Description of amendment request: This amendment request contains sensitive unclassified non-safeguards information (SUNSI). The proposed amendment includes three parts: The proposed PNP Cyber Security Plan, an implementation schedule, and a proposed sentence to be added to the Renewed Facility Operating License Physical Protection license condition for ENO to fully implement and maintain in effect all provisions of the Commission-approved PNP Cyber Security Plan as required by Title 10 of the Code of Federal Regulations (10 CFR) Section 73.54. Federal Register notice dated March 27, 2009 (74 FR 13926), issued the final rule that amended 10 CFR Part 73. The regulations in 10 CFR 73.54, “Protection of digital computer and communication systems and networks,” establish the requirements for a Cyber Security Program. This regulation specifically requires each licensee currently licensed to operate a nuclear power plant under part 50 to submit a Cyber Security Plan that satisfies the requirements of the Rule. The regulation also requires that each submittal include a proposed implementation schedule, and the implementation of the licensee's Cyber Security Program must be consistent with the approved schedule. The background for this application is addressed by the NRC's Notice of Availability, published on March 27, 2009 (74 FR 13926).

Basis for proposed no significant hazards consideration determination: As required by 10 CFR 50.91(a), the licensee has provided its analysis of the issue of no significant hazards consideration, which is presented below:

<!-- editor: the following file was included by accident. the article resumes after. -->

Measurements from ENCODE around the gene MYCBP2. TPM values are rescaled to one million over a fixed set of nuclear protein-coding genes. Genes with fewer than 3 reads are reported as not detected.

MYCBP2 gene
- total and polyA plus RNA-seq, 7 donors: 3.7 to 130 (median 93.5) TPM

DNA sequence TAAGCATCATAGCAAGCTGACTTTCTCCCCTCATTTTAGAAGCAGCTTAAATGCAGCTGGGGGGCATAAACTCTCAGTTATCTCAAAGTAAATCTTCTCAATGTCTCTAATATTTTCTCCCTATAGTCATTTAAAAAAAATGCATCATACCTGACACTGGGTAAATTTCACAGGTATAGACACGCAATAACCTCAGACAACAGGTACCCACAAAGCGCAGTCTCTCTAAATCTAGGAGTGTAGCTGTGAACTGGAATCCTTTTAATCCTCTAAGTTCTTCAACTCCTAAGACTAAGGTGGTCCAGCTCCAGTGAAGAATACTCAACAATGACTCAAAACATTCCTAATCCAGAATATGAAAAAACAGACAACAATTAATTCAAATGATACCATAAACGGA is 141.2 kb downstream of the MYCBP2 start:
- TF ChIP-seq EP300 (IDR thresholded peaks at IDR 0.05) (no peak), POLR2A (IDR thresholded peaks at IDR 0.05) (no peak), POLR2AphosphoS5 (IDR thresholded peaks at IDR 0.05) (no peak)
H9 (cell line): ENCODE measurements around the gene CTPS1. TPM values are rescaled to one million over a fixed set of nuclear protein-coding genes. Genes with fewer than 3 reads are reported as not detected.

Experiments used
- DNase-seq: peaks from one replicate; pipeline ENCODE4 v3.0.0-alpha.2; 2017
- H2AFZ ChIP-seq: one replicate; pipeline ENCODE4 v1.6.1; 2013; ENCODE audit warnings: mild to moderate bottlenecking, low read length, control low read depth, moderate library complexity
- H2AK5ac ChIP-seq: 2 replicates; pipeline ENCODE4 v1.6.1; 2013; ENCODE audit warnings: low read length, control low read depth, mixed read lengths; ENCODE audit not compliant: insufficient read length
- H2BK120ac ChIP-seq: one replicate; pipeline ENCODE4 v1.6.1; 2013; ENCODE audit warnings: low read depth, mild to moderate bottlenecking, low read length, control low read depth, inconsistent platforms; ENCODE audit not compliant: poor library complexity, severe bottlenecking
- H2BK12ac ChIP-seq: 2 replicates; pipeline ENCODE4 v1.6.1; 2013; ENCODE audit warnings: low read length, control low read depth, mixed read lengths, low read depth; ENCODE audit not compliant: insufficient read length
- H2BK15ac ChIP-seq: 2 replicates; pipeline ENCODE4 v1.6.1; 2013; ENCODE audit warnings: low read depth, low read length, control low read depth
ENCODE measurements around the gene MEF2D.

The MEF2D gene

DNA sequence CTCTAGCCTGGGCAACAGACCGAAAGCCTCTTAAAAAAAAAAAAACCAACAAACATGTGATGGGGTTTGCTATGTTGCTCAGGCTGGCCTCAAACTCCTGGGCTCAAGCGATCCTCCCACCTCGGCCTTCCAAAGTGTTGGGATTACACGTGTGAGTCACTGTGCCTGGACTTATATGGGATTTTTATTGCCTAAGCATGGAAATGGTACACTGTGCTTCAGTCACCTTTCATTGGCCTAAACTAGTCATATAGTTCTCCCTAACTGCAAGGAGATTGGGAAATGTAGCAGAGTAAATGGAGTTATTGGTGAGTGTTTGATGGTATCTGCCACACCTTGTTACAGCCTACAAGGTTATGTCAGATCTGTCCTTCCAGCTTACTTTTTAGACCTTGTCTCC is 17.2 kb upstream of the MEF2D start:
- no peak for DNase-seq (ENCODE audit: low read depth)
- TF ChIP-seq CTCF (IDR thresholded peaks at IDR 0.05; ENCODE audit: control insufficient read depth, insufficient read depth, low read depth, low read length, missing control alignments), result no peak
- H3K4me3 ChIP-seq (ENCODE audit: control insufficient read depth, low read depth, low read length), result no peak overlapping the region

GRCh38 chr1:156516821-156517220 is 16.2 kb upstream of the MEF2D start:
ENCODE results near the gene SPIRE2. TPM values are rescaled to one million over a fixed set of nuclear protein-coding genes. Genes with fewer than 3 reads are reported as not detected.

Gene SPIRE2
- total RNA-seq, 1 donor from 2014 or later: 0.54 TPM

1. Does the proposed change involve a significant increase in the probability or consequences of an accident previously evaluated?

Response: No.

As required by 10 CFR 73.54 ENO has submitted a Cyber Security Plan for NRC review and approval for PNP. The PNP Cyber Security Plan does not alter accident analysis assumptions, add any initiators, or affect the function of the plant systems or the manner in which systems are operated, maintained, modified, tested, or inspected. The PNP Cyber Security Plan does not require any plant modifications which affect the performance capability of the structures, systems, and components relied upon to Start Printed Page 76045mitigate the consequences of postulated accidents. The PNP Cyber Security Plan is designed to achieve high assurance that the systems within the scope of the 10 CFR 73.54 Rule are protected from cyber attacks and has no impact on the probability or consequences of an accident previously evaluated.

The second part of the proposed change is an implementation schedule, and the third part adds a sentence to the Renewed Facility Operating License for Physical Protection. Both of these changes are administrative in nature and do not involve a significant increase in the probability or consequences of an accident previously evaluated.

2. Does the proposed change create the possibility of a new or different kind of accident from any accident previously evaluated?

Response: No.